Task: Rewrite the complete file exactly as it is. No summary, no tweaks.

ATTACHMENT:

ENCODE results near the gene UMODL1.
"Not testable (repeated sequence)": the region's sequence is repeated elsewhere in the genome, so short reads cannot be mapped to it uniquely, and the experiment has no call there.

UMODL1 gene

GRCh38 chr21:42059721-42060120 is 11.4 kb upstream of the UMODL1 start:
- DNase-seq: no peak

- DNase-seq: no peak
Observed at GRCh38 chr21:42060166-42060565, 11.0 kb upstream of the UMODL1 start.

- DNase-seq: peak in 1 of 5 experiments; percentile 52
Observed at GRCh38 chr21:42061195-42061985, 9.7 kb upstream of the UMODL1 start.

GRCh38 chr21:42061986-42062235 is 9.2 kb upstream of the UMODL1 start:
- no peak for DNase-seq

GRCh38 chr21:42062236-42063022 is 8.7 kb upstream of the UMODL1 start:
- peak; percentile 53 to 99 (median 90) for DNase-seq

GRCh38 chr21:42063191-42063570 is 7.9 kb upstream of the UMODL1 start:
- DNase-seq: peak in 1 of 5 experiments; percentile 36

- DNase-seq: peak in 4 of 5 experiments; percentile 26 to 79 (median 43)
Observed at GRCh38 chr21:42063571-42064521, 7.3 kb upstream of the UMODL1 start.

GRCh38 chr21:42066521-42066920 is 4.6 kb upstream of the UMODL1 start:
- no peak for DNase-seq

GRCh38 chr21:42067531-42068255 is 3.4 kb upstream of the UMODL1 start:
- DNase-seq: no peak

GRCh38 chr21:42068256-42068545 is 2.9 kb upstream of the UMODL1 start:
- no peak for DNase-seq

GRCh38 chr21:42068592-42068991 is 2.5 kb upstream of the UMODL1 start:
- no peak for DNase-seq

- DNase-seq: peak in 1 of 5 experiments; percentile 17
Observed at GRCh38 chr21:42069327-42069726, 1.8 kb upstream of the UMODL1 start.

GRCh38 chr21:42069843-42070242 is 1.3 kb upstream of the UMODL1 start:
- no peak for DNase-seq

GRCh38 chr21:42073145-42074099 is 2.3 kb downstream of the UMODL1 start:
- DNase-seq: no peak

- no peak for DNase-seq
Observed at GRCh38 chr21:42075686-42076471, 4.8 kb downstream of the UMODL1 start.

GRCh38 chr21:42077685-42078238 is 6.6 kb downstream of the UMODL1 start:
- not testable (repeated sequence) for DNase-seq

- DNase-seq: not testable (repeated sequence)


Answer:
ENCODE results near the gene UMODL1.
"Not testable (repeated sequence)": the region's sequence is repeated elsewhere in the genome, so short reads cannot be mapped to it uniquely, and the experiment has no call there.

UMODL1 gene

GRCh38 chr21:42059721-42060120 is 11.4 kb upstream of the UMODL1 start:
- DNase-seq: no peak

- DNase-seq: no peak
Observed at GRCh38 chr21:42060166-42060565, 11.0 kb upstream of the UMODL1 start.

- DNase-seq: peak in 1 of 5 experiments; percentile 52
Observed at GRCh38 chr21:42061195-42061985, 9.7 kb upstream of the UMODL1 start.

GRCh38 chr21:42061986-42062235 is 9.2 kb upstream of the UMODL1 start:
- no peak for DNase-seq

GRCh38 chr21:42062236-42063022 is 8.7 kb upstream of the UMODL1 start:
- peak; percentile 53 to 99 (median 90) for DNase-seq

GRCh38 chr21:42063191-42063570 is 7.9 kb upstream of the UMODL1 start:
- DNase-seq: peak in 1 of 5 experiments; percentile 36

- DNase-seq: peak in 4 of 5 experiments; percentile 26 to 79 (median 43)
Observed at GRCh38 chr21:42063571-42064521, 7.3 kb upstream of the UMODL1 start.

GRCh38 chr21:42066521-42066920 is 4.6 kb upstream of the UMODL1 start:
- no peak for DNase-seq

GRCh38 chr21:42067531-42068255 is 3.4 kb upstream of the UMODL1 start:
- DNase-seq: no peak

GRCh38 chr21:42068256-42068545 is 2.9 kb upstream of the UMODL1 start:
- no peak for DNase-seq

GRCh38 chr21:42068592-42068991 is 2.5 kb upstream of the UMODL1 start:
- no peak for DNase-seq

- DNase-seq: peak in 1 of 5 experiments; percentile 17
Observed at GRCh38 chr21:42069327-42069726, 1.8 kb upstream of the UMODL1 start.

GRCh38 chr21:42069843-42070242 is 1.3 kb upstream of the UMODL1 start:
- no peak for DNase-seq

GRCh38 chr21:42073145-42074099 is 2.3 kb downstream of the UMODL1 start:
- DNase-seq: no peak

- no peak for DNase-seq
Observed at GRCh38 chr21:42075686-42076471, 4.8 kb downstream of the UMODL1 start.

GRCh38 chr21:42077685-42078238 is 6.6 kb downstream of the UMODL1 start:
- not testable (repeated sequence) for DNase-seq

- DNase-seq: not testable (repeated sequence)